by Stephen King
I recently decided that I need extra incentive to get myself out walking each day, so I started a subscription to Audible.com to listen to audiobooks while walking. I figured if I only listened to a good story while walking, then that would get me out walking to listen to the rest of it. Around the same time I made that decision, I had remembered reading a Rolling Stone Interview with Stephen King where he talked about his life and works. I had read a few of King’s books when I was in high school, but I decided his stories were becoming repetitive and gave up on his collection long ago. I decided to give him another shot by listening to his works in order they were published. I am going to reread the ones that I read long ago to see what I think of them now.
I had never read Carrie before, but had seen the original 1976 movie a few times. I was familiar with the story about a shy, awkward girl who is raised by her extremely religious mother who thinks almost all things related to being a woman is a sin, including breasts, menstrual blood, liking boys, and anything related to sex, even among married people. When Carrie is punished, her mother locks her in a small closet so she can pray for Jesus to forgive her sins.
Carrie has telekinetic powers that come out when she is highly stressed. She does not realize she has these powers until after an incident at school when she gets her period for the first time and all the other girls in the locker room laugh at her for not knowing what is going on. Light bulbs break, but no one thinks it has anything to do with Carrie since they are too busy bullying her. Carrie doesn’t even realize she is the one that broke the light bulbs until much later.
King does an excellent job writing from Carrie’s point of view. He really gets inside the head of this teenage girl who is confused by what is going on with her, but has no one to talk to about it since she lives a sheltered life. The kids at school are so cruel to her, yet when a few of them feel bad and try to make amends, Carrie still doesn’t believe that they aren’t secretly laughing at her. It all seems too good to be true, which in a way some of it is, due to what happens with the famous prom scene at the end.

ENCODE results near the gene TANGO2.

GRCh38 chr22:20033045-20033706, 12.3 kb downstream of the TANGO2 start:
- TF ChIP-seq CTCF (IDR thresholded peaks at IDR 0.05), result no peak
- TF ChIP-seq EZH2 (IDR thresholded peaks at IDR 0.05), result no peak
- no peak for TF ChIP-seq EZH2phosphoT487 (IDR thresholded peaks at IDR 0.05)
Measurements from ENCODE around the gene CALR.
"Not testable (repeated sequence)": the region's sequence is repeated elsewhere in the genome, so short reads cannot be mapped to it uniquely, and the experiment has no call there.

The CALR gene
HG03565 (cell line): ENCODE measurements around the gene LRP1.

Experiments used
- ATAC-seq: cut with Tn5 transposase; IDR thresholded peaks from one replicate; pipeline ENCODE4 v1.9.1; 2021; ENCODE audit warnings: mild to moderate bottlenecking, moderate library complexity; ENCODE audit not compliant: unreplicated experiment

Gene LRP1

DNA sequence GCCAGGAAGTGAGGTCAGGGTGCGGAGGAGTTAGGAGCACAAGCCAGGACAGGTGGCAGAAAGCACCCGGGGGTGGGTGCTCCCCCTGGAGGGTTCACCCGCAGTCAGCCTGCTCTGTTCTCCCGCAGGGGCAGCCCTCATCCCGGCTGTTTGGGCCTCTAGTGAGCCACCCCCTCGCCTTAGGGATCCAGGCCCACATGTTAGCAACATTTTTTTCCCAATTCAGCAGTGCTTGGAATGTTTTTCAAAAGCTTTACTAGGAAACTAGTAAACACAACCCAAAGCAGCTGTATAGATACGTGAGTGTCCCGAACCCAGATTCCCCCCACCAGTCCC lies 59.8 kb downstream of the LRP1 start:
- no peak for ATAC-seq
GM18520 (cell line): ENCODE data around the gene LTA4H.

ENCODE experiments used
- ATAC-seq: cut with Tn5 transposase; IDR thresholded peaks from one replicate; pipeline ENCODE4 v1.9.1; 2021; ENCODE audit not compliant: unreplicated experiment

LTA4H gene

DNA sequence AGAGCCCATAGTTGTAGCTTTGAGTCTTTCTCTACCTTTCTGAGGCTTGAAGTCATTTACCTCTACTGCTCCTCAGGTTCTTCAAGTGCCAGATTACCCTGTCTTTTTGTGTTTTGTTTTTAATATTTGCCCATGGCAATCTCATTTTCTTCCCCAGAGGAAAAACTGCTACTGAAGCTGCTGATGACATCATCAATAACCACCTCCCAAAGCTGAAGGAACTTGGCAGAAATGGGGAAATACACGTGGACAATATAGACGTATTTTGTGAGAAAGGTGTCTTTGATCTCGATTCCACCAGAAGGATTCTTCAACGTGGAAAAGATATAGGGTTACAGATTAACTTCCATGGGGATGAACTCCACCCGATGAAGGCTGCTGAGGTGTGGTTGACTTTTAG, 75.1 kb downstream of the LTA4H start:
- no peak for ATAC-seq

Even though this book was written in the 1970s, much of it still rings true today from the bullying in school to the extremely religious parent not wanting her child to know anything about the outside world because she believes it will corrupt her.
This story is classified as a horror story, but I did not find it traditionally scary. It could be that I knew what was going to happen from watching the movie before, even though there was way more backstory in the book, which I found fascinating and made Carrie’s mother even more screwed up than I thought she was in the movie. I did find the book frightening in the sense of Carrie’s mother reading her many passages from the bible to tell her how women are evil, basically by existing. Those parts truly scared me.